Forum Discussion

TanyaYatskovska's avatar
SmartBear Alumni (Retired)
5 years ago

The Secrets of Successful Collaboration - BDD

Hi our BDD TestComplete users, I want to share with you a great webinar presented by Seb Rose, developer, trainer, coach and author of "Discovery - Explore behavior using examples". Seb reveals the...
  • sebrose's avatar
    5 years ago

    Hi Alex,


    First, BDD is focussed on agreeing and documenting behaviours, not testing. This may be why you don't see BDD implementations that support tree-like expandable structures.


    In all but the most trivial systems, exhaustive path coverage is unattainable. Instead, metaphors such as the test automation pyramid were created to help us achieve confidence in a sustainable way.

    • Narrow tests (at the bottom of the pyramid) give us confidence that the code satisfies the detailed requirements.
    • Further up the pyramid there are tests that exercise interactions between a small number of components. This gives us confidence that the protocol/contract between the components has been correctly interpreted/implemented.
    • Finally, at the top of the pyramid, there are a few tests that exercise the whole of the system. These should be thought of as smoke/deployment tests, giving us confidence that the system has been deployed correctly, is talking to the right end points, has the correct authentication tokens for the environment etc. Broadly, that it "hangs together".

    Combining these different types of test together can give us confidence that the system behaves as requested -- especially if the test doubles used to ensure isolation for the narrow and protocol tests are covered by contract tests. Other testing is also needed: exploratory, penetration, load etc. I've written a couple of blogs that partially cover these topics with this here and here.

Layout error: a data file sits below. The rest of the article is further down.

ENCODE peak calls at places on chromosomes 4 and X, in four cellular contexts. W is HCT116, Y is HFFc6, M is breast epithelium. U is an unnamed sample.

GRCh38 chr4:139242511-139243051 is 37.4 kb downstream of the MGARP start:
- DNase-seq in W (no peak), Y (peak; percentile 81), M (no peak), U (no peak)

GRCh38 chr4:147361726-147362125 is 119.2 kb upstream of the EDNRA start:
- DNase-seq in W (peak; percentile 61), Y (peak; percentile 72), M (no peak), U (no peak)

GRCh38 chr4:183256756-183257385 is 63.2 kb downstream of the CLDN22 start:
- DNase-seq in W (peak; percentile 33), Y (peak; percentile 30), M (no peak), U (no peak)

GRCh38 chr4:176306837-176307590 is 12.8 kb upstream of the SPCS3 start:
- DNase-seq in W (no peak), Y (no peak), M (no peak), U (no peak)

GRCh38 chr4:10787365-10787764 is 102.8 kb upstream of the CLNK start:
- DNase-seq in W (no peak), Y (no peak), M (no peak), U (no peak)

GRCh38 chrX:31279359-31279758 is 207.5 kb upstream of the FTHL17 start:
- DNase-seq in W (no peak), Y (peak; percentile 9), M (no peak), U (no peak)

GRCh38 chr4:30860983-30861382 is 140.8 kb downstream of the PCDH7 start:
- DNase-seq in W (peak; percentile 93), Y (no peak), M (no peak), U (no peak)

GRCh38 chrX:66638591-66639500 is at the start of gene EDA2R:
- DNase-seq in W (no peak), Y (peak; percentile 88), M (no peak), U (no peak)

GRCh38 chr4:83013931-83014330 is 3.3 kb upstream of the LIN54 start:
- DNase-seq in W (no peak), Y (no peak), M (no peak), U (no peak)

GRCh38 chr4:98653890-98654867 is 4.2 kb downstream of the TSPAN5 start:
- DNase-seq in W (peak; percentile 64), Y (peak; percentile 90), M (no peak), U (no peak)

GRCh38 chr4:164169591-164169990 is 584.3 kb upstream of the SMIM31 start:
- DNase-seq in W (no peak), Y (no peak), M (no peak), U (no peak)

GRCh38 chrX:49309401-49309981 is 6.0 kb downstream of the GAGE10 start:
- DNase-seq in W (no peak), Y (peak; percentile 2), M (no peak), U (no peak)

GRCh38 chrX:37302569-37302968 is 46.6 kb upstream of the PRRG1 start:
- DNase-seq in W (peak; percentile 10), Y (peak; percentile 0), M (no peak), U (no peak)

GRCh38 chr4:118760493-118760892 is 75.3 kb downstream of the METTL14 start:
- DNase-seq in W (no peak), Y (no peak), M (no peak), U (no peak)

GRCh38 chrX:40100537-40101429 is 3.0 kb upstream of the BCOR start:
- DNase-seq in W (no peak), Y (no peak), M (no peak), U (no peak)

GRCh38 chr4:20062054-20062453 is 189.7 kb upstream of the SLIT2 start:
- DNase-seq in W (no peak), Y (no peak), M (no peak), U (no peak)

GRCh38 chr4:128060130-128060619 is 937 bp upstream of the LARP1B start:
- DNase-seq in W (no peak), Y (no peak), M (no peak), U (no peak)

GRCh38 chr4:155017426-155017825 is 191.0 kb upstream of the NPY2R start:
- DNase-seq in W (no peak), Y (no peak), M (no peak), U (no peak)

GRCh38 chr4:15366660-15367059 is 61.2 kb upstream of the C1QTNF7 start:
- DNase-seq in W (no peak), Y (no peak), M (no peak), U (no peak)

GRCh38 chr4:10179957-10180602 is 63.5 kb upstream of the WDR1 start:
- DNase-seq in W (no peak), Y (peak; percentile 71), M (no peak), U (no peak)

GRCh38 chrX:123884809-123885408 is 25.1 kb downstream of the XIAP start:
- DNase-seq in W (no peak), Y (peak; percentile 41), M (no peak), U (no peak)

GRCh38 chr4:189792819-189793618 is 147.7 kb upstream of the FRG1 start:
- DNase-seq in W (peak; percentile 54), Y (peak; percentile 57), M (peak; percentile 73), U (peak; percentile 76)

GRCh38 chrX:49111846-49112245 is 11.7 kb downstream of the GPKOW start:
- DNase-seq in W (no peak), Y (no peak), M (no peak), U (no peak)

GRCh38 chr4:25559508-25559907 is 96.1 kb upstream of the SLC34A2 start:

When writing Journey Scenarios, we need to ensure that they are written using business language. They should express the intent of what the actor interacting with the system is trying to achieve, rather than the mechanics of how they will achieve it. The technical details will be wrapped up in the automation code (step definitions) rather than being exposed to readers of the specification. However, the automation code is also used (and validated) in the narrow scenarios that guided the original implementation.


    To your final point, about supporting other stakeholders (e.g. Sales & Marketing), I have seen implementations where a single feature had several feature files, each of which targeted a different audience (in a recent example they were Sales and Actuarial). This is hugely beneficial for communication, but is definitely not motivated by a desire for exhaustive test coverage.


    In summary:

    1. BDD is not focused on testing
    2. Exhaustive path coverage is unattainable (so we lean on the test automation pyramid)
    3. Journey scenarios that use business language can be understood by (and are interesting to) less technical colleagues
    4. Documentation can (and should) be tailored to the specific stakeholders with whom you are collaborating